The so-called “Islamic State” is losing ground. The liberation of Mosul, Iraq’s third most populous city, may be the Baghdad government’s next objective.Yet even as the “caliphate” shrinks in the Middle East, Daesh, as the group also is known, is increasing its attacks on Western civilians.​​ (The unintended yet predictable consequence of such foreign meddling is to make America less safe.) In contrast to Al Qaeda, which always conducted terrorism, ISIS originally focused on creating a caliphate, or quasi-state. Daesh’s territorial designed conflicted with many nations in the Middle East: Iraq, Syria, Iran, Turkey, Libya, Jordan, Lebanon and the Gulf kingdoms.

The Obama administration did not intervene out of necessity: ISIS ignored America. Moreover, the movement faced enemies, which collectively had a million men under arms; several possessed sophisticated air forces. Washington’s concern for those being killed by ISIS was real, but casualties lagged well behind the number of deaths in other lands routinely ignored by the United States. The administration seemed most motivated by the sadistic murder of two Americans who had been captured by ISIS in Syria. Although barbaric, these acts did not justify another Middle Eastern war.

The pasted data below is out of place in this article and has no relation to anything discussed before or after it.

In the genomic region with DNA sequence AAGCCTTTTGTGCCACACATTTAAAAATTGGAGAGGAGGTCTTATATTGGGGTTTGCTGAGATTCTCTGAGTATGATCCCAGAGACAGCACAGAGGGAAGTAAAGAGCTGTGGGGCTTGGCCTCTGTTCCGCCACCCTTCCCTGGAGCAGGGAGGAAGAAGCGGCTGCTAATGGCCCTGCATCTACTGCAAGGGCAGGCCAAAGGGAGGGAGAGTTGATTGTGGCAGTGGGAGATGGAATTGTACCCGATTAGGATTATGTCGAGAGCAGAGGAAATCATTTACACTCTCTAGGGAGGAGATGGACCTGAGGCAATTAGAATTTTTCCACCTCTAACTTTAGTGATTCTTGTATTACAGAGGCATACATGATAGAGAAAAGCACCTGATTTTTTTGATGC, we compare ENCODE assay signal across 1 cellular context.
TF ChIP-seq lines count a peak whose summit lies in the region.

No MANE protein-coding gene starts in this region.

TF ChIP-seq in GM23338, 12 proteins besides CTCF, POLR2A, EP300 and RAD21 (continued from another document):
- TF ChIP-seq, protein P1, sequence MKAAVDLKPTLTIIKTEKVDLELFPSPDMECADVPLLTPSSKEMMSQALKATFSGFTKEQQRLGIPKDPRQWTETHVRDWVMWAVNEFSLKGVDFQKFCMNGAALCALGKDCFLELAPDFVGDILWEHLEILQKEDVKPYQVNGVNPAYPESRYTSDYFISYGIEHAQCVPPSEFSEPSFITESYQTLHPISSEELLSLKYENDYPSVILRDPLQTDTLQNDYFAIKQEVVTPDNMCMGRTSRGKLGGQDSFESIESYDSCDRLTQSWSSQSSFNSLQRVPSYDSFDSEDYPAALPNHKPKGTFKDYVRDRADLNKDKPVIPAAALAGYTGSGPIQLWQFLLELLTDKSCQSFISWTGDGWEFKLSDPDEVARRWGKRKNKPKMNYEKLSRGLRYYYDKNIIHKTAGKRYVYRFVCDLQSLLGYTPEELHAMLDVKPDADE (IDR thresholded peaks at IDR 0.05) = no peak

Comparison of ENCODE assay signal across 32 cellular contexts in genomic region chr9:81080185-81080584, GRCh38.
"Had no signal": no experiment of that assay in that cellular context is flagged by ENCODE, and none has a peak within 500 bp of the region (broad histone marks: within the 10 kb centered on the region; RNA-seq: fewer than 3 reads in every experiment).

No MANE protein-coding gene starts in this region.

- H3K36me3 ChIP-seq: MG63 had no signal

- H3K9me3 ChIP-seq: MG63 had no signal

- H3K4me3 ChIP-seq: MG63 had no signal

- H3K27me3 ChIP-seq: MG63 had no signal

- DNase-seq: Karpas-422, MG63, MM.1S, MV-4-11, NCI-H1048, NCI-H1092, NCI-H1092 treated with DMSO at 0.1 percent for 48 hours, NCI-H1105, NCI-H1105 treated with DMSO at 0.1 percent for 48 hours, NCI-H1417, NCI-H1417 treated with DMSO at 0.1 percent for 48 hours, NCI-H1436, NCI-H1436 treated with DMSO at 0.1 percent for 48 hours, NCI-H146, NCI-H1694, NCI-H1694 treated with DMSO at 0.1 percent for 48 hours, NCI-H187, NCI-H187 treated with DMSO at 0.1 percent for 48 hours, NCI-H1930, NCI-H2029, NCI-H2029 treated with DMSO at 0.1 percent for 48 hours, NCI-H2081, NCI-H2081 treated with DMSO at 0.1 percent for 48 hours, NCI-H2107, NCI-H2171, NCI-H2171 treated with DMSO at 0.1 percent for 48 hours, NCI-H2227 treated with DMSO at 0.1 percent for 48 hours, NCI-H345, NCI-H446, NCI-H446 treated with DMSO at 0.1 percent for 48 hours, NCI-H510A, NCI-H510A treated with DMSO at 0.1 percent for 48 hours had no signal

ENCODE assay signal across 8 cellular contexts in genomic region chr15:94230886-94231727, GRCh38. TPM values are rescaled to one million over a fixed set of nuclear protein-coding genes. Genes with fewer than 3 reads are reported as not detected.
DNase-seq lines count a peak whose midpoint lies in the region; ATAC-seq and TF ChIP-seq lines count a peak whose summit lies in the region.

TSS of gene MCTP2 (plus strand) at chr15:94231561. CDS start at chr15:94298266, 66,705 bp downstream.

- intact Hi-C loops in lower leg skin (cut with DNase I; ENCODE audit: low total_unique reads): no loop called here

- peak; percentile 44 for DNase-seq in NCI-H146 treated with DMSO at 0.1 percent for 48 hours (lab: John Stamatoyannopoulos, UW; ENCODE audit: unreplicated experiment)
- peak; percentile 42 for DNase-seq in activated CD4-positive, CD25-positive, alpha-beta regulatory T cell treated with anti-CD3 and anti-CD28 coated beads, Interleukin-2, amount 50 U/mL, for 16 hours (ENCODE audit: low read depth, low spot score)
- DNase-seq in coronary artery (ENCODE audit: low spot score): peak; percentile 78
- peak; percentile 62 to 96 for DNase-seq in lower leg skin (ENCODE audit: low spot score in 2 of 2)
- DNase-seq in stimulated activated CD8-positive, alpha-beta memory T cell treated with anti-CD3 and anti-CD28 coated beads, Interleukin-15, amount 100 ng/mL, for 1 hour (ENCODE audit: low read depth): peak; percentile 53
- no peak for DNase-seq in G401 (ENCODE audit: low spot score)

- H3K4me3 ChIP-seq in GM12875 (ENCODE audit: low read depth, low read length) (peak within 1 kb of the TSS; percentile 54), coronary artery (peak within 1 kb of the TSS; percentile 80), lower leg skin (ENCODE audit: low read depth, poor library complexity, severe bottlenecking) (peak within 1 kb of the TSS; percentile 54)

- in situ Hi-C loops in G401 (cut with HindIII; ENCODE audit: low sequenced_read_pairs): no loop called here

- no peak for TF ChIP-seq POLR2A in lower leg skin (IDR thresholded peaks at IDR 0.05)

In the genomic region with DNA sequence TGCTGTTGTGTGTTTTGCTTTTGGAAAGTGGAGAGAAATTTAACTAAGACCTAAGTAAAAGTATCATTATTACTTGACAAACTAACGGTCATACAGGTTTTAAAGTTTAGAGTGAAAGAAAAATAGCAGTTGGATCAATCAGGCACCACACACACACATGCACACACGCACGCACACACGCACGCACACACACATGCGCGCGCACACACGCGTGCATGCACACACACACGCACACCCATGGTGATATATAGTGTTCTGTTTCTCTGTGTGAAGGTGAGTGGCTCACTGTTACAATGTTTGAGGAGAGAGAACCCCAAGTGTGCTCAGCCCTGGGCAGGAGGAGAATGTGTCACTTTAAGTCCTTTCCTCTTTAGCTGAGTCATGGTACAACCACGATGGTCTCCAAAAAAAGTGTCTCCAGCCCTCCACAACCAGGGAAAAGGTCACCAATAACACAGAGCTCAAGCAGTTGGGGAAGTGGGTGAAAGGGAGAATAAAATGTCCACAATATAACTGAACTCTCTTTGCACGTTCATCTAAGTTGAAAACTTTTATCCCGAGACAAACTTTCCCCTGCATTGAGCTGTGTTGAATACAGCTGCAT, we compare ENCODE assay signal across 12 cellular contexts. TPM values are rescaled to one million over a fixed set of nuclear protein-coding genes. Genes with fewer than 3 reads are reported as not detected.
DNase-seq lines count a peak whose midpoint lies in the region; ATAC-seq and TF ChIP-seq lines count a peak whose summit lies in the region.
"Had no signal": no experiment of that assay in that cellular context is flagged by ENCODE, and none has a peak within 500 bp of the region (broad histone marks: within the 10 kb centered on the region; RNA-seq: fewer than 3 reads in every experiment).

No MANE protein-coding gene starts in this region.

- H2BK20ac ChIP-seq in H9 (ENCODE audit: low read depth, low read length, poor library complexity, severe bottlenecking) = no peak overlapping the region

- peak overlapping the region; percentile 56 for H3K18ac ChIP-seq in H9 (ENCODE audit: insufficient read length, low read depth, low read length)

Washington took control of the anti-ISIS campaign, but waged a surprisingly lackluster effort. The administration recognized that there was no domestic support for ground troops, so mixed bombing and drone strikes with support for “moderate” Syrian rebels proved to be generally ineffective.